The Social Life of Gnosis: Sufism in Post-Revolutionary Iran

Seema Golestaneh

Deposited 2014

Abstract
My research examines the social and material life of gnosis for the contemporary Sufi community in post-revolutionary Iran. In contrast to literatures which confine Sufism to the literary and poetic realms, I investigate the ways in which gnosis (mystical epistemology) is re-configured as a series of techniques for navigating the realm of the everyday. In particular, I focus on the ways in which mystical knowledge (ma'arifat-e 'erfani) is utilized by the Sufis to position themselves as outside of the socio-political areana, a move that, within the context of the Islamic Republic, in and of itself possesses vast political and social repercussions. I approach gnosis in two ways: both as object of study but also as critical lens, utilizing the Sufis' own mystical epistemology to guide me in understanding and interpreting my ethnographic case studies. In my dissertation, I address the following questions: What is the role of the Sufis, a group positioned on neither side of the orthodoxy-secular divide, within post-revolutionary Iran? How does a religious group attempt to create and maintain a disavowal of the political realm in a theocracy? More broadly, what is the role of mysticism within late modernity, and how might such a question be answered anthropologically?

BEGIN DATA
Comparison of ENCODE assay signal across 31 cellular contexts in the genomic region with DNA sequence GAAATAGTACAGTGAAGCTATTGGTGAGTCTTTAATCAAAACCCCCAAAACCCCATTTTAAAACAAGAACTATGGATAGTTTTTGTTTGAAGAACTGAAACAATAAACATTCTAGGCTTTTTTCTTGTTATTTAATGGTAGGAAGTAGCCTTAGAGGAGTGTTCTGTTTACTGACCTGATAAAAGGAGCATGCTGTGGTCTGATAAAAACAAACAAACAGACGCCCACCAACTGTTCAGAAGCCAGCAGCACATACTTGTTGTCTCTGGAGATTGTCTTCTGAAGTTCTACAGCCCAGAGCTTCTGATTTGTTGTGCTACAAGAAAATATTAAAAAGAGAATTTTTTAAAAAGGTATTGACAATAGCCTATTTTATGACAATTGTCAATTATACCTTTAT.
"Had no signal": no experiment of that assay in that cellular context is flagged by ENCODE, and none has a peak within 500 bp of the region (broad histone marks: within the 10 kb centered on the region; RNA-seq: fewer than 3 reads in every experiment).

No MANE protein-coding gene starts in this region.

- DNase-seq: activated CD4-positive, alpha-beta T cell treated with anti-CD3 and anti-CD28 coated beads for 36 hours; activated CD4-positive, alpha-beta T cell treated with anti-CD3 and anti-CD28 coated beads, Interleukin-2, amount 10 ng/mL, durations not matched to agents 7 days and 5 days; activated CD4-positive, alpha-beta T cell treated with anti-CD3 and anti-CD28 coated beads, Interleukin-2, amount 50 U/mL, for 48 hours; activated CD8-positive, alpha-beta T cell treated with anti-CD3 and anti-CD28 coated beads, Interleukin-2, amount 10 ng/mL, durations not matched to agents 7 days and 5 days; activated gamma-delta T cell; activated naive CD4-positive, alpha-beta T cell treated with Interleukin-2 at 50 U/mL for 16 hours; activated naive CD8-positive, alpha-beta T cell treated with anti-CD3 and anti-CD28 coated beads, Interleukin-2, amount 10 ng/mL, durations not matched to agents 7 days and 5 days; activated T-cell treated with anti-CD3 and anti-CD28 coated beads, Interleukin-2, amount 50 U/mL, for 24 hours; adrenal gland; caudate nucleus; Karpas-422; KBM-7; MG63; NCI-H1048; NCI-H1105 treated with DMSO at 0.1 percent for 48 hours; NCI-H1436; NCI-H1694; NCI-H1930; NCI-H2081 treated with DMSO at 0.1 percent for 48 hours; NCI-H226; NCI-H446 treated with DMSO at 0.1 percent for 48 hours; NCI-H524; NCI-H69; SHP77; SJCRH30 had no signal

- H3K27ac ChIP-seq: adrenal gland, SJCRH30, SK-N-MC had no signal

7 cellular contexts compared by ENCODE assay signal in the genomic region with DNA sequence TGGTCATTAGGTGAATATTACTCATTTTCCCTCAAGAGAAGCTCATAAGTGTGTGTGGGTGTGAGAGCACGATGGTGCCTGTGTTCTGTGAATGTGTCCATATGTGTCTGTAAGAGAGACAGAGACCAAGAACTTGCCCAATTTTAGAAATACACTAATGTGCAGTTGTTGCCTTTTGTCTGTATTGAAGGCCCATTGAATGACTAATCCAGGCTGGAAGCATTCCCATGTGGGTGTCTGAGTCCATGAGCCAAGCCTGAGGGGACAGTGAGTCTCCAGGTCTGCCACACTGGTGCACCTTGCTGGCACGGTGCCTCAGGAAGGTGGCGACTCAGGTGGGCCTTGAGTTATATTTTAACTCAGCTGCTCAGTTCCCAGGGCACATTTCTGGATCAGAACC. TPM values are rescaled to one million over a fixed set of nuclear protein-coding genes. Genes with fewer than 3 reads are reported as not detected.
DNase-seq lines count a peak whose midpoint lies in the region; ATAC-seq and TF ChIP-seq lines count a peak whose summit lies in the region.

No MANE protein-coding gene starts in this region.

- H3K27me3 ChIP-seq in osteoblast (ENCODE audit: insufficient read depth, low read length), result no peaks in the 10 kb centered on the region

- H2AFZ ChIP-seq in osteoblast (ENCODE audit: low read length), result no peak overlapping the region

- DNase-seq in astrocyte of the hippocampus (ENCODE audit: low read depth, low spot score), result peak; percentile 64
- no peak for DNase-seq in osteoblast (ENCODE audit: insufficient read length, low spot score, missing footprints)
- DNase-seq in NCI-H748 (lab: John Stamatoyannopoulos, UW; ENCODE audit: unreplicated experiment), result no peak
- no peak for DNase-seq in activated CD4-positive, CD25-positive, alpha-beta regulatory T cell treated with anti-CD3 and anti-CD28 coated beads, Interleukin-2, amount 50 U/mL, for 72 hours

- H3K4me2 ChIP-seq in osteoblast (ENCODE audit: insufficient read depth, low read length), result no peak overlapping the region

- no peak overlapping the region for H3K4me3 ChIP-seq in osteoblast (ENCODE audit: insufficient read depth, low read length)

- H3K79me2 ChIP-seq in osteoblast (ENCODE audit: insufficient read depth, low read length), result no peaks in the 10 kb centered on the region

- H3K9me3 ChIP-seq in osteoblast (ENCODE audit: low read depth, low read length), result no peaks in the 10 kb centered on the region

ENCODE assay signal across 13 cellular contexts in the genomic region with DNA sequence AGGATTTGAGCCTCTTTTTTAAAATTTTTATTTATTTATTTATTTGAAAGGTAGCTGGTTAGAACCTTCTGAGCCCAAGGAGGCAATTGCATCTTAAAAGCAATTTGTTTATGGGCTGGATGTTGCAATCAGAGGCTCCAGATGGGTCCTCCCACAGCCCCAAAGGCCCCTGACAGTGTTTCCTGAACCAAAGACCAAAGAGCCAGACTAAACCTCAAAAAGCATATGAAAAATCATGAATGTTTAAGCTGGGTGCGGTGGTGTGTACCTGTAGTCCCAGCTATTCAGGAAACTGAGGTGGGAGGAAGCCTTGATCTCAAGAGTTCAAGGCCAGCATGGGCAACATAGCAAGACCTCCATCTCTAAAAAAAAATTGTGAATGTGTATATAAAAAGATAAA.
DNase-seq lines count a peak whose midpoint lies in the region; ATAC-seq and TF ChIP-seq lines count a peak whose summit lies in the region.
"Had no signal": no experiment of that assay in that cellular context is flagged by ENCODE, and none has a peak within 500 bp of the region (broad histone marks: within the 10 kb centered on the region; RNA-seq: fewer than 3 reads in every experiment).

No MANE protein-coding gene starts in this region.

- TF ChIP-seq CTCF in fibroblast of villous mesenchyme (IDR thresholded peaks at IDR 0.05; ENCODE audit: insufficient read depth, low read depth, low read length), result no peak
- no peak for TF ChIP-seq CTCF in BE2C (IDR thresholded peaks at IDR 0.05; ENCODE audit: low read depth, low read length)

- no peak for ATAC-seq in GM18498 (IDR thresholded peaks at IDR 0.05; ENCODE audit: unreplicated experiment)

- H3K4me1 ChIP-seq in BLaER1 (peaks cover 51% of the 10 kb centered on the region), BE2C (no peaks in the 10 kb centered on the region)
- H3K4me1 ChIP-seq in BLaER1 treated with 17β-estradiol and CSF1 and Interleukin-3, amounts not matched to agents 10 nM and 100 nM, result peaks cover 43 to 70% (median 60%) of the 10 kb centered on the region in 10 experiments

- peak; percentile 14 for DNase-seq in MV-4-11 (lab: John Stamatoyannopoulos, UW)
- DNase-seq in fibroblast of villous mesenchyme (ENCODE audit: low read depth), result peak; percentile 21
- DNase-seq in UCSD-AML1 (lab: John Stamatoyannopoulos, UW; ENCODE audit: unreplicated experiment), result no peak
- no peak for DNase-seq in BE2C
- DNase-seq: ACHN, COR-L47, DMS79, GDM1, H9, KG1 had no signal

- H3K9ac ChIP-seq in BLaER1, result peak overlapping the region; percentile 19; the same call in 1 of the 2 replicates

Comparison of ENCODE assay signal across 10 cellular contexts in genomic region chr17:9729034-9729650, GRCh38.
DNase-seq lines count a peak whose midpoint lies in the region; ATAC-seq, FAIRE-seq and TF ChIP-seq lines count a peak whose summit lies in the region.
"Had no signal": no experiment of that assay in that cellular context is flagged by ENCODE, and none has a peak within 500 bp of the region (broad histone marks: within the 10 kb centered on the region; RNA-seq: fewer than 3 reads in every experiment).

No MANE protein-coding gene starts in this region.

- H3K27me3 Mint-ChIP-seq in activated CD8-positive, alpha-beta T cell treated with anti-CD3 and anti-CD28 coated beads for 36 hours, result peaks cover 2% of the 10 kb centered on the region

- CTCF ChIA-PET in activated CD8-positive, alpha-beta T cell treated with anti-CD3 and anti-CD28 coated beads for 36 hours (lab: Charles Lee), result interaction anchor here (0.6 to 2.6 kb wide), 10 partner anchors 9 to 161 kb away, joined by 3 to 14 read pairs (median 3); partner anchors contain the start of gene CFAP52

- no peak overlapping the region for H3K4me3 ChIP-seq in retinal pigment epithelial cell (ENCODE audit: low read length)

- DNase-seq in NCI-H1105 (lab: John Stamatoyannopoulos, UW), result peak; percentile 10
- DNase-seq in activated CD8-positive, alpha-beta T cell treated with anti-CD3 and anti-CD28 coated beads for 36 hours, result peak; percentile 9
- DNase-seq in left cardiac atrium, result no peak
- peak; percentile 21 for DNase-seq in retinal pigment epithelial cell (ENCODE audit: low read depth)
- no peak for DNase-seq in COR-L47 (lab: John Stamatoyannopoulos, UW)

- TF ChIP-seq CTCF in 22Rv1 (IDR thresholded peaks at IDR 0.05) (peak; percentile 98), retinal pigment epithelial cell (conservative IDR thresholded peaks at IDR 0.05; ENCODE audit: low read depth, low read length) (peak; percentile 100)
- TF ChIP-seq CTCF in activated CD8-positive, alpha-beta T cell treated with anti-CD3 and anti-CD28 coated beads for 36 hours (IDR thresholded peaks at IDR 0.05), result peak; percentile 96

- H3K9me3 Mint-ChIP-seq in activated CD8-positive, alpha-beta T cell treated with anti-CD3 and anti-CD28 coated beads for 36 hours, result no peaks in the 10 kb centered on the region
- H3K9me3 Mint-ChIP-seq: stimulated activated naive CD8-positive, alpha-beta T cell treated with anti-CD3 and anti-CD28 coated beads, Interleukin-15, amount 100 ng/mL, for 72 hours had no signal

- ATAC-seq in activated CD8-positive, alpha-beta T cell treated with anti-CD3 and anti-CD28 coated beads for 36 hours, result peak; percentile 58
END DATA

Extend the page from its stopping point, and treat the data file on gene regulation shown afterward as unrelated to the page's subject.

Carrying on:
At the heart of my dissertation is the analysis of four ethnographic case studies. In each instance, I illustrate the way that the Sufis' own concept of mystical knowledge may be used to interpret topics as varied as the relationship between commemorative (dhikr) rituals and national identity to the negotiation of state interference to the practice of youth-organized poetry readings to the spatial organization of meeting places. I trace the affective and sensory dimensions of gnosis as it influences the mystics' understanding of the body, memory, place, language, and their socio-theological position within Iranian modernity more broadly. By analyzing the question of the "apolitical," my dissertation intervenes into the presumed distinction between the aesthetico-epistemological and the political divide, tracking a group that favors not direct resistance or outright evasion, but a more elusive engagement. My dissertation may be utilized by those interested in questions of knowledge production, aesthetics and affect, and alternatives to the religious-secular divide.